When the news came that General Motors had turned a tidy first-quarter profit, it almost felt like some kind of flashback to the days of big tail fins.
In the past five years, what was once the world's biggest corporation has lost $88 billion, has gone through bankruptcy and is now mostly owned by the federal government. Some analysts thought GM might never again turn a profit.
Yet not only did it make a net $865 million in the first quarter, the way the company made money this time is itself cause for optimism. General Motors actually made a profit of more than $1 billion in North America from selling cars and trucks in its core market. That often wasn't the case in recent years, even when the giant automaker was profitable.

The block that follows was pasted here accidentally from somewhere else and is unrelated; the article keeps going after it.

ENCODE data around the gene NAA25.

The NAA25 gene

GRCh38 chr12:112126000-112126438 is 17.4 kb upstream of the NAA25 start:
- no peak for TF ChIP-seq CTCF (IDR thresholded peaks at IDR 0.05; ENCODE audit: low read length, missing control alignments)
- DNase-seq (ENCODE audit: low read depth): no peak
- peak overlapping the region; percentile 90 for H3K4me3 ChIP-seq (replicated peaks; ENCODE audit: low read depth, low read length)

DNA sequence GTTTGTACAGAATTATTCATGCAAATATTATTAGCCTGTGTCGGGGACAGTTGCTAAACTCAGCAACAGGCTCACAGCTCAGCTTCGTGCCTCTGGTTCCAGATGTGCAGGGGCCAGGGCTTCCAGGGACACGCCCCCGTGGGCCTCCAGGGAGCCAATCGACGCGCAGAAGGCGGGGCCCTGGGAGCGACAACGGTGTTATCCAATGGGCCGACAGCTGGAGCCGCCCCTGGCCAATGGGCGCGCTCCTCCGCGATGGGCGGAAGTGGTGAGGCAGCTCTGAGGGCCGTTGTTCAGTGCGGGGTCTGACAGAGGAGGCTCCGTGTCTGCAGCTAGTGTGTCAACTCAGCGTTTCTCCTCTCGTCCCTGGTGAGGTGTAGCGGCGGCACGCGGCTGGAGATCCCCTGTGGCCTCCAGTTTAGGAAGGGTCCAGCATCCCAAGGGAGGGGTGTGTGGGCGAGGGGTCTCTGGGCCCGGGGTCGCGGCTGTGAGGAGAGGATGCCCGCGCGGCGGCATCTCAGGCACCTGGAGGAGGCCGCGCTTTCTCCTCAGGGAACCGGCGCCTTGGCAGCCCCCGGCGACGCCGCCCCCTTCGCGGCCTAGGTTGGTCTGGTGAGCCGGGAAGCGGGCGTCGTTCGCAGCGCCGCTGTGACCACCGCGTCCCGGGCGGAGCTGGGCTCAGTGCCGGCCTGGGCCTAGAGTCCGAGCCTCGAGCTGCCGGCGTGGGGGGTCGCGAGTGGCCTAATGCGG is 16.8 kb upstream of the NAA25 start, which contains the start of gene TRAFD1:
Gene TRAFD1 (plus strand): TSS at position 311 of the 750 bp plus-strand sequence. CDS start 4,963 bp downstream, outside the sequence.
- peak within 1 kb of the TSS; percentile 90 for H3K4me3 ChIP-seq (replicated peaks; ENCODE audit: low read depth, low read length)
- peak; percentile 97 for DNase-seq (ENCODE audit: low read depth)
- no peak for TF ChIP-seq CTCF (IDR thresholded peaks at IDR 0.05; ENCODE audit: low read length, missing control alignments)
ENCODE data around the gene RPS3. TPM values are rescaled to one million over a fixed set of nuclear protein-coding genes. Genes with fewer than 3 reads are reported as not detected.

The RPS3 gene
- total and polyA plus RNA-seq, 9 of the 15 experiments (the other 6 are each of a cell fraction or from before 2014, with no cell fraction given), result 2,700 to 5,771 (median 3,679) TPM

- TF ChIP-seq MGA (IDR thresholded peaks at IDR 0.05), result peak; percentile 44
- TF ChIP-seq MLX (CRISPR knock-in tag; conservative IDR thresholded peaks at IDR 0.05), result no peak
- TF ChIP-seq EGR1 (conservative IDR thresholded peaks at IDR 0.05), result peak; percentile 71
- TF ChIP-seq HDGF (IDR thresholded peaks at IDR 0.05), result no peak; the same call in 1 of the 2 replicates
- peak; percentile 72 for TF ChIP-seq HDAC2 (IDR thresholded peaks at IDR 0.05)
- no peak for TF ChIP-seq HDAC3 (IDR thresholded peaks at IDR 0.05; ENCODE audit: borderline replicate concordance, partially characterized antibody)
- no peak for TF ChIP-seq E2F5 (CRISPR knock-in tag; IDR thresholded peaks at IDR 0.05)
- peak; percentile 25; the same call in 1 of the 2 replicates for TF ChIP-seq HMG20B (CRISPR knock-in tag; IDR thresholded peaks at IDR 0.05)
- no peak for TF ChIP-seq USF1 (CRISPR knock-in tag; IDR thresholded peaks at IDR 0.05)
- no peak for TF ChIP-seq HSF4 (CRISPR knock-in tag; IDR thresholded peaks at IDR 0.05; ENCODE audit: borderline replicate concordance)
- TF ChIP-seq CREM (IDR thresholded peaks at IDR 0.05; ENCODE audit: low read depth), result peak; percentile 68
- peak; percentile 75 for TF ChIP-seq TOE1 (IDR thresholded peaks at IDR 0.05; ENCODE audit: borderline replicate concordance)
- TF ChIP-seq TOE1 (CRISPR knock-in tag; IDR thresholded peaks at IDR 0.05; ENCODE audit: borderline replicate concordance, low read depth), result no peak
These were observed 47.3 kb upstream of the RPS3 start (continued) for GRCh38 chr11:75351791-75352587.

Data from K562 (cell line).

One quarter does not, of course, a recovery make. It is still far from clear how long it will take to get to the point where the company is stable and profitable enough for the government to issue shares, sell it back to investors and recover the taxpayers' huge involuntary investment in GM.
Yet it is also encouraging that a new breed of GM executives seems to understand this. Americans who were opposed to the bailout also have to hope the General succeeds. The taxpayers need it to; after all, it is their money at stake.